A lawyer, who represents an anonymous family, has filed a federal lawsuit against three Newtown police officers alleging that the police violated the family’s civil rights, and also certain state law, in connection with the arrest of the father of the family on several child sexual abuse charges in May 2013....Read Full Article
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WATERBURY — In state Superior Court, the Town of Newtown has been named as a co-defendant in an ongoing lawsuit, which was lodged in 2016 by a state prisoner against a Newtown police detective in connection with a past arrest. The town clerk’s office received the document of notification on July 10.
Inmate Justin Hazel, 32, who is serving a five-year sentence at Robinson Correctional Institution in Enfield on an unrelated larceny conviction, gained court permission to add the town as a defendant.
The original defendant is Detective Daniel McAnaspie. During the course of the lawsuit, the court has removed as defendants from the case Assistant State’s Attorney Warren Murray and Superior Court Judge Cara Eschuk.
Hazel is representing himself in the legal action.
According to Hazel’s lawsuit, on April 18, 2015, McAnaspie submitted a “frivolous” arrest warrant application for Hazel’s arrest in which McAnaspie stated that a crime laboratory had matched DNA evidence, which was found on a cigarette butt in a stolen car, to Hazel. The criminal incident occurred in April 2014 at Concord Ridge Road in Newtown.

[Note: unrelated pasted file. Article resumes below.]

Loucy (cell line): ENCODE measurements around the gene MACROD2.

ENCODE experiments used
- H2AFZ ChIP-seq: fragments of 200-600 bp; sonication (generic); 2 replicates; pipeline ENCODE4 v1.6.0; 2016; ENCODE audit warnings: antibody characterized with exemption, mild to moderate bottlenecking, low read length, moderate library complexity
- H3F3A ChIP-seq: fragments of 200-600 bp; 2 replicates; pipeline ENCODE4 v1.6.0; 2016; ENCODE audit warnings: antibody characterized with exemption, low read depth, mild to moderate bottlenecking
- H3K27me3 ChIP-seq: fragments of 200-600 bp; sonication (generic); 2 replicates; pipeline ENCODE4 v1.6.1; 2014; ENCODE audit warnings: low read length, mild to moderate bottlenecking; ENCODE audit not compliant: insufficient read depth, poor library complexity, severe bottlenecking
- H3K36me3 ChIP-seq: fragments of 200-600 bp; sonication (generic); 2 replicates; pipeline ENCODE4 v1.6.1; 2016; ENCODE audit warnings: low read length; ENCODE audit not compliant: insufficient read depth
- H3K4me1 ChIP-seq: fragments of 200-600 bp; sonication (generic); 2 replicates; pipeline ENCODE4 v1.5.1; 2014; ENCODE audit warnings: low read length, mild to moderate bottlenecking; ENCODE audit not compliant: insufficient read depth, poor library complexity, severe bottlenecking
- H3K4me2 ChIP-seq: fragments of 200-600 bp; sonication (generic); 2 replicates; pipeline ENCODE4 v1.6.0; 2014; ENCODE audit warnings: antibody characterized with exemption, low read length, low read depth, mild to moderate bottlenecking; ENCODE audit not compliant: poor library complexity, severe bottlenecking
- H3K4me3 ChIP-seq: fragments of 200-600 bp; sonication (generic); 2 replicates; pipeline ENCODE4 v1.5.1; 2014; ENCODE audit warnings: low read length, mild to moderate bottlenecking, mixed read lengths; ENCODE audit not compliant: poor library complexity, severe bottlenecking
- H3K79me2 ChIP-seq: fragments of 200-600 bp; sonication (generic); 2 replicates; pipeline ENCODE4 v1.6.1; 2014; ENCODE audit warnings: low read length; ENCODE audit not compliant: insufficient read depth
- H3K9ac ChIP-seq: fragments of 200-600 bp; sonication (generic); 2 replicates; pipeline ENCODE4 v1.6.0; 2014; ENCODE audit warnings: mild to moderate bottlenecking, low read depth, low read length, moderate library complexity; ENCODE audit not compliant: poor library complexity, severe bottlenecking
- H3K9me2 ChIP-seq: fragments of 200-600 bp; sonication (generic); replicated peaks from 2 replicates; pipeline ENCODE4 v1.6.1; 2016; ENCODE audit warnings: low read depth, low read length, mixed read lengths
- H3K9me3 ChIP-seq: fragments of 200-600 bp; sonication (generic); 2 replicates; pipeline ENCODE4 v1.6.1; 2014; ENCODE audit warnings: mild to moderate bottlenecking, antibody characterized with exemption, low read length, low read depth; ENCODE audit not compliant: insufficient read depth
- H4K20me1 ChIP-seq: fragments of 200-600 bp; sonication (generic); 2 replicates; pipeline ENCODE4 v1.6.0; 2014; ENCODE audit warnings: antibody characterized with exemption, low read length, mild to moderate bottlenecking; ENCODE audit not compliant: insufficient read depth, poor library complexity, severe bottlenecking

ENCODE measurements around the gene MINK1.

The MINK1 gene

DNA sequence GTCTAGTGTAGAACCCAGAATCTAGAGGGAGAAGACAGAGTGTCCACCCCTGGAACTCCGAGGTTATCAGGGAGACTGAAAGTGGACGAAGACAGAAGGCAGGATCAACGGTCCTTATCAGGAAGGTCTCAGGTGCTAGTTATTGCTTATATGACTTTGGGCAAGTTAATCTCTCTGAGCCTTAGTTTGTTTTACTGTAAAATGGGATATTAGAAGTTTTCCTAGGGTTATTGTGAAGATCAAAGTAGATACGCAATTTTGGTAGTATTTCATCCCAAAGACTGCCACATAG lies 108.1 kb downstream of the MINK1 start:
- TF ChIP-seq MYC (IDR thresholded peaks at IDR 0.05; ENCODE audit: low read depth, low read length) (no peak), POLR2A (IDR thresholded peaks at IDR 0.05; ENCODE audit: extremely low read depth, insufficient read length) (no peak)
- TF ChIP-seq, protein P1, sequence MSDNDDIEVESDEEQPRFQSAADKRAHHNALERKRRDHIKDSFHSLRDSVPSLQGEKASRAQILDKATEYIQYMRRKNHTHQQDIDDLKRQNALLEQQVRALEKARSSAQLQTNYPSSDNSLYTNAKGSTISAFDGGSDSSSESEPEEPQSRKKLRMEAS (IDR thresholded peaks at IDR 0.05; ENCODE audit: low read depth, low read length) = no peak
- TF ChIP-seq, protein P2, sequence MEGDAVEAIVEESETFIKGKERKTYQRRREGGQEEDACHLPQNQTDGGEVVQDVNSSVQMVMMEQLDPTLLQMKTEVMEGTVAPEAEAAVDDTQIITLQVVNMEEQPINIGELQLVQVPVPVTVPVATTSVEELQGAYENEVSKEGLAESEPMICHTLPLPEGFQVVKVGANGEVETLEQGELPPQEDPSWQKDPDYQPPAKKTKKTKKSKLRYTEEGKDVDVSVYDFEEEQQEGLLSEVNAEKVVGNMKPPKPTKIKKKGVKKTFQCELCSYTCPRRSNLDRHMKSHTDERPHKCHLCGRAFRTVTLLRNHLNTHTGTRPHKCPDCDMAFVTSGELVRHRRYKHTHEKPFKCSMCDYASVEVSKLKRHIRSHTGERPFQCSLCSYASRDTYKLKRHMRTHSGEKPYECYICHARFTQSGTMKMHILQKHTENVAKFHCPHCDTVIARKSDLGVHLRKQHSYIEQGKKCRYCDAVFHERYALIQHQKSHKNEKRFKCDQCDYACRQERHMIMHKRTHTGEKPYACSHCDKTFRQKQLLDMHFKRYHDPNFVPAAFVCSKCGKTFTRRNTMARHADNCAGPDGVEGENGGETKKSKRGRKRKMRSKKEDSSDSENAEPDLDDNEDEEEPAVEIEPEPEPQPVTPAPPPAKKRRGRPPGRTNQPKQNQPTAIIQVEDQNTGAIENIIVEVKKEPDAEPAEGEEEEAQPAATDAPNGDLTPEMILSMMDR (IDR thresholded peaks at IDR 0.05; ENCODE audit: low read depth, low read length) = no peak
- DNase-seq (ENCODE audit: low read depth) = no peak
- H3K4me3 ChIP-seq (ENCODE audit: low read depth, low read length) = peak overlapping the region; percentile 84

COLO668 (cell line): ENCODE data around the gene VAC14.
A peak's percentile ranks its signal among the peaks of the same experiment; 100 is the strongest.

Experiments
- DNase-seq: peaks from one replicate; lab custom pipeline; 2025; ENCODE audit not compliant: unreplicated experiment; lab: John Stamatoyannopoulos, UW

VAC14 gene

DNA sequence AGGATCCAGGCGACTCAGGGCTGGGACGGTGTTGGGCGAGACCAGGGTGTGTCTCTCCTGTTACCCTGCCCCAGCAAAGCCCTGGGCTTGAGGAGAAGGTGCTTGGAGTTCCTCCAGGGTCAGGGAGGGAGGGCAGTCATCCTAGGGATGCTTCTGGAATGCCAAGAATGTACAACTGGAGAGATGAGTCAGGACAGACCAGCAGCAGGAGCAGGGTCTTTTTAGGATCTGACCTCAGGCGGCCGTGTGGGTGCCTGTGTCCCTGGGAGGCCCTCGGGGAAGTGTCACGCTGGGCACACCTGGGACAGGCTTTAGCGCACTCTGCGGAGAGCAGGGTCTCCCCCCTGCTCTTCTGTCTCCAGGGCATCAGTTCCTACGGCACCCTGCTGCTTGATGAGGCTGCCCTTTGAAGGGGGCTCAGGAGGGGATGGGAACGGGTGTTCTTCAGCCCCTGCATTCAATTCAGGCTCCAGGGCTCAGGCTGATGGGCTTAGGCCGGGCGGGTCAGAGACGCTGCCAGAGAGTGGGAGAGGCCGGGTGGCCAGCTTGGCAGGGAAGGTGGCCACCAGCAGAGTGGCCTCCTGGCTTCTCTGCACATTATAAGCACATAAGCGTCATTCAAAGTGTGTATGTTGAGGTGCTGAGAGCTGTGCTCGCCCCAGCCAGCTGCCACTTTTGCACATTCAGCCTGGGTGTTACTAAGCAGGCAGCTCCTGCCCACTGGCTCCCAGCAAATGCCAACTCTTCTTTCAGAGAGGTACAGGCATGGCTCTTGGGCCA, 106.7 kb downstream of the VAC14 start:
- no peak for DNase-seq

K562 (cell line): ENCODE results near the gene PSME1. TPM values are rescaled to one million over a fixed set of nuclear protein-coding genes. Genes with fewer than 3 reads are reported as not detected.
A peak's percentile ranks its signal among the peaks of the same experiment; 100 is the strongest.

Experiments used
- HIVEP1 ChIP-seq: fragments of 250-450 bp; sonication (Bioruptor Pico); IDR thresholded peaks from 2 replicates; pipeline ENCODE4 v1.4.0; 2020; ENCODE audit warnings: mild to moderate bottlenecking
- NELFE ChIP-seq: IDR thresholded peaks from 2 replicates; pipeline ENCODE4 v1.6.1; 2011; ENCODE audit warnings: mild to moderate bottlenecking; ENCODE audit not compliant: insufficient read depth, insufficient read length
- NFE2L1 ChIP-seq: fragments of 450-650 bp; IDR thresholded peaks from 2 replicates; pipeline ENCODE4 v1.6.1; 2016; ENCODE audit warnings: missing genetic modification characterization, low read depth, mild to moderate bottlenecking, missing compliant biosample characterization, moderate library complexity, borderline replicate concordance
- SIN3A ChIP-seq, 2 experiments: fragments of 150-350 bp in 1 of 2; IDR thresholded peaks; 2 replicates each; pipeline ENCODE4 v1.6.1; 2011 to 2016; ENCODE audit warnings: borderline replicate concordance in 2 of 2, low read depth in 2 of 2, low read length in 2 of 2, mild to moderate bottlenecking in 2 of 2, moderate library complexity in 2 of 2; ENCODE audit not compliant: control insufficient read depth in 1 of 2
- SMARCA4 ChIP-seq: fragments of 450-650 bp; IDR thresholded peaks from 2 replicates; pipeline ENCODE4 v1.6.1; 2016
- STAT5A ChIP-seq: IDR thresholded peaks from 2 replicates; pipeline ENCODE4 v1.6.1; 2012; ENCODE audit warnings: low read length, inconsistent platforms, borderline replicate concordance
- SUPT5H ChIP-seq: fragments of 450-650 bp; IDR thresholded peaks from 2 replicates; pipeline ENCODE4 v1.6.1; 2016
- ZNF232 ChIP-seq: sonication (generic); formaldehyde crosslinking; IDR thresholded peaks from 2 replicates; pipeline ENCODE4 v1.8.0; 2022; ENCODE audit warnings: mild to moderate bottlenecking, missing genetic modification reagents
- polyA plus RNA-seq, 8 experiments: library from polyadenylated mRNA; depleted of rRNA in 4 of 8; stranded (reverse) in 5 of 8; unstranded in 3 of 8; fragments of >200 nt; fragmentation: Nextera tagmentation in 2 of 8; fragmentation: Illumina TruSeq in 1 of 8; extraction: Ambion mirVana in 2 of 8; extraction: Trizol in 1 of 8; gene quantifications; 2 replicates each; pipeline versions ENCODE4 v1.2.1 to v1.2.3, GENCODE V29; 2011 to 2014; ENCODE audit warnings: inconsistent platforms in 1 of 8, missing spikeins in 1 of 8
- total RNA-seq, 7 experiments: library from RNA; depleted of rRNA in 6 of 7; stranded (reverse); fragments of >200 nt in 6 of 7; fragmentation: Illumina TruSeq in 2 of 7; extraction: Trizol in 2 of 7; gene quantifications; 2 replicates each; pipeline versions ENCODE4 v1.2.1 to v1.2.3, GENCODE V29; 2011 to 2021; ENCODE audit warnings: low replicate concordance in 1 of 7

In July 2015, police arrested Hazel on a warrant on charges of second-degree burglary, conspiracy to commit second-degree burglary, third-degree larceny, and sixth-degree larceny. Police then alleged that Hazel burglarized a house and stole a motor vehicle, plus various items, from a home.
In the legal papers, Hazel alleges that McAnaspie made false claims in his investigation of that crime.
The Newtown criminal case against Hazel was dismissed in court in March 2016. Hazel claims that he was arrested for a crime that he did not commit.
Hazel alleges that his civil rights concerning unreasonable searches and seizures, as specified by the Fourth Amendment, and his rights to due process under the law, as specified by the Fourteenth Amendment, were violated.
Hazel is seeking compensatory and punitive damages from the defendants in the overall amount of $700,000.
Asked to comment on the pending lawsuit, Police Commission Chairman Joel Faxon said, “Mr Hazel is a convicted felon and a serial criminal who has a lot of time on his hands given that he now resides in prison. With that time, he was able to handwrite a lawsuit suing the wrong party, claiming that one of our detectives deprived him of his rights. Nothing could be further from the truth. I’m certain that once the legal process is completed, the case will be dismissed with prejudice.”
State Judicial Branch records indicate that Hazel has been convicted in six separate criminal cases.